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Kahibah Keep Santa sacred CONFLICT between the races in Australia looks like raising its ugly head yet again, this time over, of all things, Santa. I support Myer's action to keep Santa white and male. Santa is a tradition. Tradition, and all it encompasses apparently, is only for Aborigines. We mere white guys can't encroach. The Aboriginal dancer who started another conflict by wanting Santa to be coloured and female shows her contempt for what is dear to us. When I was a boy growing up, Santa was white and married to Mrs Claus, sometimes known as Merry Christmas. God knows, there is nothing left for kids to cherish these days except the yearly visit from Santa and what he represents. Are we going to take away this fantasy, too, because of politics? It appears certain legislation in this country has done the opposite to what it intended. Instead of being united as one, we are more divided than ever. What a crying shame. T HIGGINS Kensington Merely male PERHAPS the reason for the success of groups such as The Promise Keepers is the derogatory, pro-feminist bias of articles like Candace Sutton's (October 5). Why do women belittle men-only gatherings, while entitled to their own elitist, women-only places and events? Perhaps Ms Sutton would do well to ask the wife of any man who really kept those promises what their life was like. Jesus' model of leadership is one of humble, loving service, putting another's needs before one's own. Maybe Ms Sutton would prefer the "womanising, boozing . . . " porn-addicted, couch potatoes she mentions. And what woman in her right mind would want to be married to someone who practised "spiritual, moral, ethical and sexual purity"? As for believing in strong marriages and families, that's a recipe for social disaster! KEN DAVIS Koonawarra Page 71 of 96 © 2012 Factiva, Inc. All rights reserved.

Alien outrage RE David Gool's letter (October 5): In 1955 my wife and I were naturalised as Australian citizens and British subjects. We swore our allegiance to Her Majesty, Queen of Australia, Elizabeth the Second, her heirs and successors according to the law. The documents we received, called Certificates of Naturalisation, clearly state that we are entitled to all political and other rights, powers and privileges as any other Australian citizen and British subjects. Some time ago we travelled to the UK. At Heathrow airport we had to go through the "alien" section to get into the country. Now I am wondering, is Her Majesty the Queen of Australia my Queen or not? If she is, how can we be classified as aliens? We can only describe it as a shame, an absurd situation, an exaggerated comedy. Is our own Queen treating us as "aliens"? Are the people of former British colonies, whatever their colour, better than Australians? Is the British Government or our "own" Queen discriminating against us? T FRANK CSERNIK Laurieton Womanly JOHN Carmody, you wrote (October 5): "The simple fact is there are no artistic reasons for such neglect [of women] and penury, yet the reality is that our female composers are just as ruthlessly excluded as their sisters are from significant participation in the Catholic Church." As a very musical Catholic woman, I must disabuse you of this notion that women are excluded from significant participation in the church. Nothing could be further from the truth. What sex is Australia's first official saint? Clue: her name is Mary MacKillop. Catholicism, like all other religions, calls believers to personal holiness. That's the aim. The organisation of the church - the hierarchy - is only an imperfect (because it's human) tool to effect the achievement of personal holiness. The fact that the Catholic Church reserves priesthood for males in no way denigrates women, for all the protestations of feral feminist nuns and their duped henchpersons. Rather, the male-reserved priesthood is a most providential, even sacramental, sign for society of the real and true differences between the sexes. So, as a woman, a mother of five, a Catholic, a music lover and especially as a devotee of Bach's 48, I take strong exception to your remark. I trust you will accept this criticism in the same spirit of generosity in which I wrote it. ANTONIA FEITZ Page 72 of 96 © 2012 Factiva, Inc. All rights reserved.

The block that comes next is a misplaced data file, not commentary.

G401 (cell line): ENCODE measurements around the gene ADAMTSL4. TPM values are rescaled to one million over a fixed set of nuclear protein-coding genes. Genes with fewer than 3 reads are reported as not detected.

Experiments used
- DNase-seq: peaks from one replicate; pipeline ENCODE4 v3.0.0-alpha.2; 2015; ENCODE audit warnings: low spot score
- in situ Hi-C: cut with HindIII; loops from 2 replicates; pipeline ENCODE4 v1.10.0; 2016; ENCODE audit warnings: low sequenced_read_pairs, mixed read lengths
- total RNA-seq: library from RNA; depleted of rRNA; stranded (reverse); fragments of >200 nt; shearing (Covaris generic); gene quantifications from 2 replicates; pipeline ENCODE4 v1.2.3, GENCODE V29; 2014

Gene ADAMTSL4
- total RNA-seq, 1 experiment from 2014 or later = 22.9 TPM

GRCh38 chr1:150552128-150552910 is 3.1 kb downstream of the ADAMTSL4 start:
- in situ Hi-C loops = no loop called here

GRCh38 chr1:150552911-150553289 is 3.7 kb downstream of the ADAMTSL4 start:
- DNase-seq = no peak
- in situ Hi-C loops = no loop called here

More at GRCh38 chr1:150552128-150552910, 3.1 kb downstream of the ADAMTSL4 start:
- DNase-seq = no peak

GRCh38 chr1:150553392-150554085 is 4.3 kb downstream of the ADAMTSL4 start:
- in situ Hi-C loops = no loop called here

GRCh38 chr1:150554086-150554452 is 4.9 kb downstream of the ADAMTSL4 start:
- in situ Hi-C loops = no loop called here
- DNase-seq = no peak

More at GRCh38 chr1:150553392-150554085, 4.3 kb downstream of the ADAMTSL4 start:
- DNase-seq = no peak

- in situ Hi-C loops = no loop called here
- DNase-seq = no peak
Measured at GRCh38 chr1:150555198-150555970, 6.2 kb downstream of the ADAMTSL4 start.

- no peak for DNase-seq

Rocky River via Uralla No needles I READ with interest the letter from the secretary of the Australian Vaccination Network, Susan Lindberg (September 7). Vaccination is a very complex issue and one that I have looked into, just as I looked into child care, schooling and childbirth. I wanted to take responsibility for my family's health and this involves lots of research. Consequently I have decided not to vaccinate, ever again. Not all vaccinations work, they are potentially life-threatening and they do not afford lifetime immunity. I am going for the natural approach - support the immune system and when we catch an infectious disease we will then be protected for life. I feel all parents need to read both sides [of the argument] then decide for themselves. PRUE PENDLEBURY Adamstown Heights Hands off Australia Post WE are all customers, so it was refreshing to see something positive about Australia Post (October 5) which at the moment is the cheapest and, by and large, most efficient postal service in the world. Australia Post is a community service and returns good dividends to taxpayers. This won't happen if private transport companies get hold of it. The Competition Council and Industries Commission reckon they can reduce the cost of postage if it was opened up to the competition. Isn't that what we were told about green slips which have now more than doubled in price? As a community service giving its all to the people, it should not be interfered with. People on rural properties in New Zealand, where it has been privatised, have to pay more to have their mail delivered. If we go the same route, prices here would be much higher than 45cents because of the greater distances. So, good on you Brian Toohey for a positive piece about a great service. DAN O'REILLY Postal Transport Officer Alexandria Mail Centre